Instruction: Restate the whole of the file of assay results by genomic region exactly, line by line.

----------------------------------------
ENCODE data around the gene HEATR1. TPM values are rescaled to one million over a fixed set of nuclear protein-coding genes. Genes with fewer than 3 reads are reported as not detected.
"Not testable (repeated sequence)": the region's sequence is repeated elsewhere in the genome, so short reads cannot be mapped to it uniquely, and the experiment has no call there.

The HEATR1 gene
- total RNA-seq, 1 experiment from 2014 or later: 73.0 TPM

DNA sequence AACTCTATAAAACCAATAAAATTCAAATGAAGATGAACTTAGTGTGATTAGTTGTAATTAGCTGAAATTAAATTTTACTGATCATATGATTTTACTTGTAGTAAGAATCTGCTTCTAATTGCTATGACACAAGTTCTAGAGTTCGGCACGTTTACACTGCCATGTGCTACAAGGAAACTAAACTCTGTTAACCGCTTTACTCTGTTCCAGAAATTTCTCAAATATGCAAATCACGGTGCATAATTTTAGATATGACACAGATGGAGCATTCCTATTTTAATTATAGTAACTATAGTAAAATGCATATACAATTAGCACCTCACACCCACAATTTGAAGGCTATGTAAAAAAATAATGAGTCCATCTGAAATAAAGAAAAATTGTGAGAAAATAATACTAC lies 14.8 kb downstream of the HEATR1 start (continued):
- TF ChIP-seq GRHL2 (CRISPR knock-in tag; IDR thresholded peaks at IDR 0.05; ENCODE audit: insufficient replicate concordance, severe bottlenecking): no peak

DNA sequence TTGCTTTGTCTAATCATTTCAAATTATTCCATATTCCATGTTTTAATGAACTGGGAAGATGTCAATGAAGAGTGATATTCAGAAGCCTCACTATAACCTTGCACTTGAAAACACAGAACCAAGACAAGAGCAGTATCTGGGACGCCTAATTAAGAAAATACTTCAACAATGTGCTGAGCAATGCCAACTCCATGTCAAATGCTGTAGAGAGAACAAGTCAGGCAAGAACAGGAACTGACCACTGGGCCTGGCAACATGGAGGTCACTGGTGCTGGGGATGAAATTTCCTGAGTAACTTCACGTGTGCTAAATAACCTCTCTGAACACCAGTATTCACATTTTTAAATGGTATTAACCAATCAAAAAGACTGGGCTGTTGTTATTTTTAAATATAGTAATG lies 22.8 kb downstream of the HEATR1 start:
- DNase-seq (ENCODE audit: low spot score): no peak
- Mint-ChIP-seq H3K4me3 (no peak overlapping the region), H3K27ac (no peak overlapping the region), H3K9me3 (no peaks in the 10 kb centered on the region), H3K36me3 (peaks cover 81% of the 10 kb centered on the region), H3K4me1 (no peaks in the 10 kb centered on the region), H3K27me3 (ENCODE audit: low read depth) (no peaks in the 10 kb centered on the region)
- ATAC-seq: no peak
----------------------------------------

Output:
ENCODE data around the gene HEATR1. TPM values are rescaled to one million over a fixed set of nuclear protein-coding genes. Genes with fewer than 3 reads are reported as not detected.
"Not testable (repeated sequence)": the region's sequence is repeated elsewhere in the genome, so short reads cannot be mapped to it uniquely, and the experiment has no call there.

The HEATR1 gene
- total RNA-seq, 1 experiment from 2014 or later: 73.0 TPM

DNA sequence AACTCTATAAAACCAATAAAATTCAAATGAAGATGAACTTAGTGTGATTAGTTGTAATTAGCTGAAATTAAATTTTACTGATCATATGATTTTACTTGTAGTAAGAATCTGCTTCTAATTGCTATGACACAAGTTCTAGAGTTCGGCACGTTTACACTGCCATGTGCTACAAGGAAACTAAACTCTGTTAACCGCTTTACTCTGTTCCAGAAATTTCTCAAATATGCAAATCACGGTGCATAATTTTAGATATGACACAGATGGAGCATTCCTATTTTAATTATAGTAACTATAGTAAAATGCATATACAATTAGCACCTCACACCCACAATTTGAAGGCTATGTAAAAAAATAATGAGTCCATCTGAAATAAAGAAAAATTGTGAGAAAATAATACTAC lies 14.8 kb downstream of the HEATR1 start (continued):
- TF ChIP-seq GRHL2 (CRISPR knock-in tag; IDR thresholded peaks at IDR 0.05; ENCODE audit: insufficient replicate concordance, severe bottlenecking): no peak

DNA sequence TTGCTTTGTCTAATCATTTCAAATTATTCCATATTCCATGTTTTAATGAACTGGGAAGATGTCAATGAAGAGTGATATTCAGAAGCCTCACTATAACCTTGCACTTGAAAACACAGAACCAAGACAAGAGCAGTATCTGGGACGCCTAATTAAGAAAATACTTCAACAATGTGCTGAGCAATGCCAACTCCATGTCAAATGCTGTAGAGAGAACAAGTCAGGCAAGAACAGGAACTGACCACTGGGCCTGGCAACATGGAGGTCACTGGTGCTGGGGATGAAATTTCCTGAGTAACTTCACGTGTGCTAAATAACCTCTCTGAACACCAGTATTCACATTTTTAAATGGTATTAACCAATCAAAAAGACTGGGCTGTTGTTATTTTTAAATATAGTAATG lies 22.8 kb downstream of the HEATR1 start:
- DNase-seq (ENCODE audit: low spot score): no peak
- Mint-ChIP-seq H3K4me3 (no peak overlapping the region), H3K27ac (no peak overlapping the region), H3K9me3 (no peaks in the 10 kb centered on the region), H3K36me3 (peaks cover 81% of the 10 kb centered on the region), H3K4me1 (no peaks in the 10 kb centered on the region), H3K27me3 (ENCODE audit: low read depth) (no peaks in the 10 kb centered on the region)
- ATAC-seq: no peak